MUMS – Migraine and Arm Weakness

Migraine researchers are struggling with a type of migraine that is just starting to be understood, known as MUMS – that is, migraine with unilateral motor symptoms. One of the most unusual symptoms is a type of weakness in one arm.

MUMS has been connected in the past with hemiplegic migraine. That’s because the key symptom with hemiplegic migraine is a kind of temporary paralysis on one side of the body.

But there seems to be a group of migraine patients who fit or almost fit the description of hemiplegic migraine, and yet they have somewhat unique symptoms.

So what is the key symptom of MUMS? Every patients with MUMS has a kind of weakness or paralysis in one arm and/or hand. Commonly it’s a kind of weakness called “give-way” “give-away” “collapsing” weakness.

MUMS - migraine with unilateral motor symptoms

Give-way weakness is diagnosed when pushing on the arm is resisted, but the arm “gives-way” suddenly for no apparent reason.

Patients with MUMS also often suffer from dizziness, numbness, allodynia (painful/sensitive areas of the skin), visual aura and other visual problems, language problems, confusion, and pins and needles.

What makes things even more scary is that the arm weakness may continue even when patients are not in the middle of an actual migraine attack.

Some patients have been confused by the discussion around “give-way weakness” and “true weakness”. Some doctors seem to suggest that the weakness is somehow “imaginary”.

The fact is that, as with many migraine symptoms, no one is sure what is causing the weakness. It may be that it’s another symptom coming from activity in the brain, the same activity that seems to cause visual auras. It’s not voluntary or imaginary at all.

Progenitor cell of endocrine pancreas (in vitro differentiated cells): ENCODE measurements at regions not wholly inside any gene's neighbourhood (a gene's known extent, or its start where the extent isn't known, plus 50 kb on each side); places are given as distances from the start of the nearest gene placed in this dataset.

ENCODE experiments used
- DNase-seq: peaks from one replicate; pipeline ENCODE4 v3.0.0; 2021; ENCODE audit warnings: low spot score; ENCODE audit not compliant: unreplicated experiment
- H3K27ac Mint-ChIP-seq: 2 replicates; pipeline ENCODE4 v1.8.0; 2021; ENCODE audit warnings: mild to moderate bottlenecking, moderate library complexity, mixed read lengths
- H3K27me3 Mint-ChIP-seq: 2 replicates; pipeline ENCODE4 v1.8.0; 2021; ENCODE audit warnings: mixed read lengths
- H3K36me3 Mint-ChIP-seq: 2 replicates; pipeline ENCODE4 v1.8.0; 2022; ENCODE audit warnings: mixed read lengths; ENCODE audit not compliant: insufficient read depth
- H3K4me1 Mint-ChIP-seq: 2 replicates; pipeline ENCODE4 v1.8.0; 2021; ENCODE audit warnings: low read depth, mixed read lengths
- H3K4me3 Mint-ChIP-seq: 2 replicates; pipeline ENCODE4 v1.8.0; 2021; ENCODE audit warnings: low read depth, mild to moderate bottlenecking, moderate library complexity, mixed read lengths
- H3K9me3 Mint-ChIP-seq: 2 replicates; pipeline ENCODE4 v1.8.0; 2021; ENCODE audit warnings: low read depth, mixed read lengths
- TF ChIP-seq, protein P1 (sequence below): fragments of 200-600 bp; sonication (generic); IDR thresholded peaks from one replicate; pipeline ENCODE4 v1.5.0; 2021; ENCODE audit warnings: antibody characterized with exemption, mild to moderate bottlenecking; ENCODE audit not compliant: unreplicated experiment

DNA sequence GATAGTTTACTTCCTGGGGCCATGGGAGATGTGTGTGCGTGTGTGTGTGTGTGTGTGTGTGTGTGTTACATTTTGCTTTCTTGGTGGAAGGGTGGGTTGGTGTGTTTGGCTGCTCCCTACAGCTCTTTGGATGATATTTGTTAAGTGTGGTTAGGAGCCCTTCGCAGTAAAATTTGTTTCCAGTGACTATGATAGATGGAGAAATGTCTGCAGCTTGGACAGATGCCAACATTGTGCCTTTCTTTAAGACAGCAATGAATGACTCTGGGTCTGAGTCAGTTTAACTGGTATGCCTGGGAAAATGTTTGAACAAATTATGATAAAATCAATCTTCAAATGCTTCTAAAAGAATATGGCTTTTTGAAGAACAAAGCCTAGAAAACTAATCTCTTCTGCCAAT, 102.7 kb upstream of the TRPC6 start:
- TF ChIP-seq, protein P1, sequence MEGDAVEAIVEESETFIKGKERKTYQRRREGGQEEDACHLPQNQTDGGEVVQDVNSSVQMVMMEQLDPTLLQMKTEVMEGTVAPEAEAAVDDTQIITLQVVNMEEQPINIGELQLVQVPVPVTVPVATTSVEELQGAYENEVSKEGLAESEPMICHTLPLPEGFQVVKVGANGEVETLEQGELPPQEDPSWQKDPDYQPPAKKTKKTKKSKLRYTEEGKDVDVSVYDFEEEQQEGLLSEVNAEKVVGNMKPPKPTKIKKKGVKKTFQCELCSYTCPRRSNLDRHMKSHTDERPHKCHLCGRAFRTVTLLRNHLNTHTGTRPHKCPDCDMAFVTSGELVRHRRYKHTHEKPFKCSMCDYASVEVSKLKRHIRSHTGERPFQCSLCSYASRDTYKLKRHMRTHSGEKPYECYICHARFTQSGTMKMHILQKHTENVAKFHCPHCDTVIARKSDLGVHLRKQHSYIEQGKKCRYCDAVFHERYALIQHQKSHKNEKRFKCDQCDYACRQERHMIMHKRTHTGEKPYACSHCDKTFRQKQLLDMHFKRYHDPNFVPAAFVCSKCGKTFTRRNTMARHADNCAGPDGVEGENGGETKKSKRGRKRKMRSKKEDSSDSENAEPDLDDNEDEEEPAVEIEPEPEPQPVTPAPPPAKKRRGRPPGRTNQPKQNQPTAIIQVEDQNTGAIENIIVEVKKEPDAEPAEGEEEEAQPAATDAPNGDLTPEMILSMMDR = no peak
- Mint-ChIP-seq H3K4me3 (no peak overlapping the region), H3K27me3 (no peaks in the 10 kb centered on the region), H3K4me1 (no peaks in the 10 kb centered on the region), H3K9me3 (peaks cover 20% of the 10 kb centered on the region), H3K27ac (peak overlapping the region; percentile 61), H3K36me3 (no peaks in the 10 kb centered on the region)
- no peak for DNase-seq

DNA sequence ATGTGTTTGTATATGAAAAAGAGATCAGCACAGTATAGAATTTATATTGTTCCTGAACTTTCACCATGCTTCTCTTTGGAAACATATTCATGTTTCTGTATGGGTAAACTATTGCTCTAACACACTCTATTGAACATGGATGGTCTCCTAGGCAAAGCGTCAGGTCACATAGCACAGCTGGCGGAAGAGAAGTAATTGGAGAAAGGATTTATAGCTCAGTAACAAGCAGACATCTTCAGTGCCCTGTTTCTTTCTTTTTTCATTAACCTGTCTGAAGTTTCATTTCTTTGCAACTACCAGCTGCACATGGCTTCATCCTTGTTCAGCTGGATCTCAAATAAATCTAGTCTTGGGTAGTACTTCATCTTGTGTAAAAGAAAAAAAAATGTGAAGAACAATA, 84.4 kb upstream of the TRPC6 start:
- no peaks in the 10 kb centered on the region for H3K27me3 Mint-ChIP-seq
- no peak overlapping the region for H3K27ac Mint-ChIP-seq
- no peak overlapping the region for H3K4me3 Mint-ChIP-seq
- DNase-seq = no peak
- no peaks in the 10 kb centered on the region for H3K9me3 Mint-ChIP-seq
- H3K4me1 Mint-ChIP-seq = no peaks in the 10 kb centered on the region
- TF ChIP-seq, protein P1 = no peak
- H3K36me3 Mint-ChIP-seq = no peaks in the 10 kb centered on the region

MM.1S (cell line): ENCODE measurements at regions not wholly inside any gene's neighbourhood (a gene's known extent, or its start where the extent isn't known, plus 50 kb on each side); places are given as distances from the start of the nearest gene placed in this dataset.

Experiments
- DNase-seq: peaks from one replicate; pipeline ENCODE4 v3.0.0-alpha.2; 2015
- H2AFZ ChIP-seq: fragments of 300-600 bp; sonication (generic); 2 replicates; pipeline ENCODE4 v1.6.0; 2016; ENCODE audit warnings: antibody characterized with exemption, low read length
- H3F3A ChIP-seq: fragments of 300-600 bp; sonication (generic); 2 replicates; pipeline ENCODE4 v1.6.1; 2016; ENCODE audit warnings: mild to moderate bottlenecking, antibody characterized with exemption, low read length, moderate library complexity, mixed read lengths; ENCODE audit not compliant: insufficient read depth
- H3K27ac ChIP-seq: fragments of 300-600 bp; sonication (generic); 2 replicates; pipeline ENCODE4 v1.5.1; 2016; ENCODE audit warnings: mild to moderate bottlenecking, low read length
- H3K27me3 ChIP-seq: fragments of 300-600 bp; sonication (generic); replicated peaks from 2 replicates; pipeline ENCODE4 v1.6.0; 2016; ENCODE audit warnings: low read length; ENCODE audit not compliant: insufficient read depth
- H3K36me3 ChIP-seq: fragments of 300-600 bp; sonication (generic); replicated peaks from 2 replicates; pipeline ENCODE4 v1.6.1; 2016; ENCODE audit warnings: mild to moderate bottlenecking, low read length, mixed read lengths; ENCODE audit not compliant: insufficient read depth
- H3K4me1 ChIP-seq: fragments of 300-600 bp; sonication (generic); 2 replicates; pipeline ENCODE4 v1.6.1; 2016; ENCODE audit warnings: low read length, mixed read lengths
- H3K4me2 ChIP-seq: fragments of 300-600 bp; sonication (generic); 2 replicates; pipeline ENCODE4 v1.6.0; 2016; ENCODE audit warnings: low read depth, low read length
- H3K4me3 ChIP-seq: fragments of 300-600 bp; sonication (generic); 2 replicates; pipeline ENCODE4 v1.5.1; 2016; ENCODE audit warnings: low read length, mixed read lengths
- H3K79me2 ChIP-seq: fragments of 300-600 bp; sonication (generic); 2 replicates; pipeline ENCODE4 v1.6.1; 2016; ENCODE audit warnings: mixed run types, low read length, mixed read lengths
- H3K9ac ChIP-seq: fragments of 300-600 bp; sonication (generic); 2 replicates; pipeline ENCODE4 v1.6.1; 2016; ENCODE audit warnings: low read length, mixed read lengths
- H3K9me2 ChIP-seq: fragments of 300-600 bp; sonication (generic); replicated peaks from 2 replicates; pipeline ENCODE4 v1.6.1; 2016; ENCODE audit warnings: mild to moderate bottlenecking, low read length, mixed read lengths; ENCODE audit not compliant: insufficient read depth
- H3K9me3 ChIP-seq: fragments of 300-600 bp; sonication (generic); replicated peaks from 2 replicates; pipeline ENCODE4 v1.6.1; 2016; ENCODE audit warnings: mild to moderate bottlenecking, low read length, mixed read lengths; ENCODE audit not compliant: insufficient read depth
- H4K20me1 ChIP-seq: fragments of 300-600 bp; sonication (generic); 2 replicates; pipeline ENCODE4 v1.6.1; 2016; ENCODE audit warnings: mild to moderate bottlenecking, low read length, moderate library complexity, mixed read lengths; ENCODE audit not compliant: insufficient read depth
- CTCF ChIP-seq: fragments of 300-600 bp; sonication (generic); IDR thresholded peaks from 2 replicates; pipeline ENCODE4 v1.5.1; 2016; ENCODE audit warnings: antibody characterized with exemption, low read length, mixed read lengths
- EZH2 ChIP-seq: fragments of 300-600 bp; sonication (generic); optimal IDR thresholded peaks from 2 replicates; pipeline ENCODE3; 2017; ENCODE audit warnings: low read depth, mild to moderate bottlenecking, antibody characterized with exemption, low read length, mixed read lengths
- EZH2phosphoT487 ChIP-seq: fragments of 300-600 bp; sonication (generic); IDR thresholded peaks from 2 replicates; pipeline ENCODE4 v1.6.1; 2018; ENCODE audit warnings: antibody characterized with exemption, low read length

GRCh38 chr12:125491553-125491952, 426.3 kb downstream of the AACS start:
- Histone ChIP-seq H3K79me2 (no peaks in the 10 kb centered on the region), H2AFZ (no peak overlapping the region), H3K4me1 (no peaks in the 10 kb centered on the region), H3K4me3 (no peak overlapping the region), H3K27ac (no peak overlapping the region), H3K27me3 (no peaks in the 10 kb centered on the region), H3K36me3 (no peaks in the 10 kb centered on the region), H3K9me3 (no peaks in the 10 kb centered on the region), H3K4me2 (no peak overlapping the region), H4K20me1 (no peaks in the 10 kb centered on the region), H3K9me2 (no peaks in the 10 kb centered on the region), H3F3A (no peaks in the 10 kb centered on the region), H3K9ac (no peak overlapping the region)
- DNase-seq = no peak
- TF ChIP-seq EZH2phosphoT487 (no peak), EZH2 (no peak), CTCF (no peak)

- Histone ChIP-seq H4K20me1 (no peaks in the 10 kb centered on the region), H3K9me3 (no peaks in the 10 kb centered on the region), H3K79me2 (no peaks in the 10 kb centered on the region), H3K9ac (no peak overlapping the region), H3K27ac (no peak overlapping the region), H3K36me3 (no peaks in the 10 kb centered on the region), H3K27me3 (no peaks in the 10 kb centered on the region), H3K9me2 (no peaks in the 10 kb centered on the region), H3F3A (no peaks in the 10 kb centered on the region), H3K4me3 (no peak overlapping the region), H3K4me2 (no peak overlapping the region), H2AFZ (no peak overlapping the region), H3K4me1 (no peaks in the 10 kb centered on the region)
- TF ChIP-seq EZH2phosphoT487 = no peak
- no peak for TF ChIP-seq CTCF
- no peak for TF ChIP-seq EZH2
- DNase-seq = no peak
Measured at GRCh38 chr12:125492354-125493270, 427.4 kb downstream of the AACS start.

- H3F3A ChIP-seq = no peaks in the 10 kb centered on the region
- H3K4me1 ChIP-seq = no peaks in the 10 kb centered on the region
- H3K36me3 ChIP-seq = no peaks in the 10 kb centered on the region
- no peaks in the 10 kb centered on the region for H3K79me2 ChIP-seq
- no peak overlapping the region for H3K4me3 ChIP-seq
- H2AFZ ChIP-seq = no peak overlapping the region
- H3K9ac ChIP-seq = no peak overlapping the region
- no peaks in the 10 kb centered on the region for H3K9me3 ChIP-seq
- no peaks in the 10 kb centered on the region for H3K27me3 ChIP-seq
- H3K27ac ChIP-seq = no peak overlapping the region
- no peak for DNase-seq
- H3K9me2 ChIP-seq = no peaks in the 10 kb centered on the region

Because of some of the related symptoms, such as allodynia, the give-way weakness could also be a “protective” measure, to try to avoid the pain and discomfort of other symptoms (which can be quite severe and disabling in MUMS).

Whatever the case, experts are recognizing that MUMS is certainly a real and serious problem.

MUMS tends to show up later in life than hemiplegic migraine, usually in the patient’s 30s, as opposed to the 20s.

Many patients with MUMS, as with hemiplegic migraine, are initially told they’ve had a stroke. And MRI should clarify whether or not the symptoms are from stroke.

It’s very important to diagnose MUMS, because there are certain treatments that may be more successful with MUMS than with other types of migraine. For example, as with hemiplegic migraine, verapamil may help.

Of course any first-time symptoms like this should get you to emergency right away. Stroke should be diagnosed as soon as possible. If you do find out you have a type of migraine, early treatment is also very important.

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5 comments… add one
  • Valerie Aug 5, 2016

    One day, I thought I was having a stroke! The left side of my face went numb, kind of like after a dental visit, and my left arm and hand went numb. I was scared to death, since my grandfather had a stoke many years ago. I spent three days in the hospital and had CT scans and an MRI. No stroke, but there were tiny scars in my brain. They called it a “Complex Migraine”. How will I know the difference on whether or not it IS a stroke???

  • Walter Damis Aug 24, 2016

    Finally, check out The Headache and Diet connection , which has reviews of some popular migraine and headache fighting cookbooks.

  • Darren Feb 6, 2017

    My wife has just been officially diagnosed with MUMS after many years of black out, speech, visual and arm & leg weakness and temporary paralysis. It is great to finally have a diagnosis and management plan in place to assist in reducing the onset and managing the symptoms.

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